However, while a significant breach in the Salomon rule, the provision was inadequate in a number of respects. First, any civil action against a director had to be made out on the criminal burden of proof, beyond reasonable doubt.[5] Second, the applicants in any action were required to prove “actual dishonesty, involving, according to the current notions of fair trading among commercial men, real moral blame.”[6]

In Bank of India v. Morris, Lord Justice Mummery discusses the scope of civil and criminal liability for fraudulent trading in the 1929 and 1928 Acts. He notes:

Those sections combined both compensatory and penal provisions. They were naturally regarded as penal legislation and, as such, were strictly construed so as to give the person charged the benefit of the doubt.[7]

The law made civil proceedings harder than they would otherwise have been. It was possible to pierce the corporate veil in the case of gross fraud. It might, for example, have allowed Mr Salomon to be forced to recompense his defrauded relatives. But it did little in the case of less obvious frauds on the creditors of a company. It did nothing about directors who, from negligence or misplaced optimism, misrepresented the financial state of their company to actual or potential creditors.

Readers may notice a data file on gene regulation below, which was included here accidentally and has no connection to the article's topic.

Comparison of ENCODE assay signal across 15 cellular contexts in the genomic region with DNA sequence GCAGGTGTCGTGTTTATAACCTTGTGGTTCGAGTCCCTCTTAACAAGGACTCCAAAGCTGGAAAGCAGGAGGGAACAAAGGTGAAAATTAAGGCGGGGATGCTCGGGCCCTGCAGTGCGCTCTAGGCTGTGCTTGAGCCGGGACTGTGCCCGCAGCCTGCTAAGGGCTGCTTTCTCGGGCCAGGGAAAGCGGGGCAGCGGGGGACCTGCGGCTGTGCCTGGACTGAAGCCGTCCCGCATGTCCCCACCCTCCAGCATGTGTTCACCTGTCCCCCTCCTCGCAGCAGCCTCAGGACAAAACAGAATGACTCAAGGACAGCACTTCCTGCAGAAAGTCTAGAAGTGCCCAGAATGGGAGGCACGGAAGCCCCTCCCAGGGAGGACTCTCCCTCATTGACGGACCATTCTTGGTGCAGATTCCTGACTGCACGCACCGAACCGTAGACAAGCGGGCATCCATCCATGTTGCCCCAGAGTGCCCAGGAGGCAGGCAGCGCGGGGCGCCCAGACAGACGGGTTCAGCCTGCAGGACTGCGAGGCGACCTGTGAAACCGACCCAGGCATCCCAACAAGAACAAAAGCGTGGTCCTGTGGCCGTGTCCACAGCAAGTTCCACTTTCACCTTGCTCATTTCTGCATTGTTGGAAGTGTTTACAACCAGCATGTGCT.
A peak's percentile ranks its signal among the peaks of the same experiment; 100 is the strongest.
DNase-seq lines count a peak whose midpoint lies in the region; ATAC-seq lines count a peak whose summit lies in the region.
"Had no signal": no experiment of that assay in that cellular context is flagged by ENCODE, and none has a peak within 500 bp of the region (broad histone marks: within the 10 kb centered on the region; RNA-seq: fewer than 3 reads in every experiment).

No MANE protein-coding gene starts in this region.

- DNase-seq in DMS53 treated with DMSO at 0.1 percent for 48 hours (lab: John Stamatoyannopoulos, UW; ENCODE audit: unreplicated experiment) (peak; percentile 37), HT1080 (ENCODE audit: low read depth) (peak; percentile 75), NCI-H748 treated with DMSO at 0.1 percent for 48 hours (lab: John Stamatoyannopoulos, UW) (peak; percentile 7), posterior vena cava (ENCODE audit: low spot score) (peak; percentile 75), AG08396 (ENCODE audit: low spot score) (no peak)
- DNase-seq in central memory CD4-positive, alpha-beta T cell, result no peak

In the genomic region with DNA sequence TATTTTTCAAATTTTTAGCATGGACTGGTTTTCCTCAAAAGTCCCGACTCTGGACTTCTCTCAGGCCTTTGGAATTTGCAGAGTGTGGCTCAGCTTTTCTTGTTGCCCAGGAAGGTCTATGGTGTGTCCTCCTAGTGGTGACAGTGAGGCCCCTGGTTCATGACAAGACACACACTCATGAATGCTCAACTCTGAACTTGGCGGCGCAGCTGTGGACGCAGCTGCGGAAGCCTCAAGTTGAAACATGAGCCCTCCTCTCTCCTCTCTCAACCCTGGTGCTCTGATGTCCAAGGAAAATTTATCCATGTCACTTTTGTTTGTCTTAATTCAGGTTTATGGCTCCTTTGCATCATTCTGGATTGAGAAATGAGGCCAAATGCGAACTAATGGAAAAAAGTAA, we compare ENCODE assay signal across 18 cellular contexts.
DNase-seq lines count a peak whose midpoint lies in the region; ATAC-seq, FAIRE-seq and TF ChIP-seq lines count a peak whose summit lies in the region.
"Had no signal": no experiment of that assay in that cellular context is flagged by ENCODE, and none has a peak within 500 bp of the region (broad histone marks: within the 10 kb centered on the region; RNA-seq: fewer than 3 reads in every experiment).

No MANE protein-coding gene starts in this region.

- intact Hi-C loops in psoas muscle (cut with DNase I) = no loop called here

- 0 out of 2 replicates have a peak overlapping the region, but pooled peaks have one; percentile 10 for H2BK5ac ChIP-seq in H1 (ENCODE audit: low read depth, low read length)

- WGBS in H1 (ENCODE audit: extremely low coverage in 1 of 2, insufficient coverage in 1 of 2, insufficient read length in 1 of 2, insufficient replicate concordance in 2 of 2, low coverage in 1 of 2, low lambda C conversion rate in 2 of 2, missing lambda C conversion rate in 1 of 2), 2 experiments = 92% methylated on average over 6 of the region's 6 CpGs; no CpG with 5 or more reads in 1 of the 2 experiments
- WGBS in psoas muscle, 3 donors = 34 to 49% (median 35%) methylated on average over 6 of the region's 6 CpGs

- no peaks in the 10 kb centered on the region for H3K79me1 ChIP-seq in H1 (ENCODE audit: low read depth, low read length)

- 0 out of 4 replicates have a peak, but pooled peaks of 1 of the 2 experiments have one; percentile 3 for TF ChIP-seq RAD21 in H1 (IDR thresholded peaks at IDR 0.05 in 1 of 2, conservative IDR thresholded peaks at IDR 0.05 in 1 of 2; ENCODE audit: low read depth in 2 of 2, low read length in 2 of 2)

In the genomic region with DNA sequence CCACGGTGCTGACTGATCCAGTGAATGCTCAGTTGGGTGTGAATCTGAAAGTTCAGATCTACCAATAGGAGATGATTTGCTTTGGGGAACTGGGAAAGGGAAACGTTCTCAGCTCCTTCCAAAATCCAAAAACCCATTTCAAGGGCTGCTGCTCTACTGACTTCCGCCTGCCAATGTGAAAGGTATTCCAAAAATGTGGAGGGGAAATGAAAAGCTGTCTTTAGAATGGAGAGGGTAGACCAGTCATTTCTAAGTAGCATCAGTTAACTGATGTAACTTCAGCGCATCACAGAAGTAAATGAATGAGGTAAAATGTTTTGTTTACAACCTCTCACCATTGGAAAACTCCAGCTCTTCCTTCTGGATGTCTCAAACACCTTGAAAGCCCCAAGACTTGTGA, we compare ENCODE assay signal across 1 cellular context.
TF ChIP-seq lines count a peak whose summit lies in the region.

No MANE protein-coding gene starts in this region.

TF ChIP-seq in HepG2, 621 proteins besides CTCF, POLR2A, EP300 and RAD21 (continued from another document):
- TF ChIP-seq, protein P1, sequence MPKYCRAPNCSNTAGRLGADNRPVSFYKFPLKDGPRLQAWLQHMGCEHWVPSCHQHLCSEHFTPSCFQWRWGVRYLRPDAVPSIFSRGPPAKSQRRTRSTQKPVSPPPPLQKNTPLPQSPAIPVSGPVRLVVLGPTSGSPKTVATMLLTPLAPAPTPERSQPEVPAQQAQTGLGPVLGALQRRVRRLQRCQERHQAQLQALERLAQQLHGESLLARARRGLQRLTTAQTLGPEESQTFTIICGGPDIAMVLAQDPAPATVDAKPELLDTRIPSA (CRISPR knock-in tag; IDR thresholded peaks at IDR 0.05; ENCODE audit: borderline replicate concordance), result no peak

Therefore, the problem was looked at again in the late 1970s and early 1980s. The Report of the Review Committee on Insolvency Law and Practice[8] made further recommendations. One of these was that the insolvency laws should be regarded by the courts as “an instrument in the process of debt recovery.” For this reason, the duties of directors towards the creditors of failed companies should be more strictly defined and more easily enforced.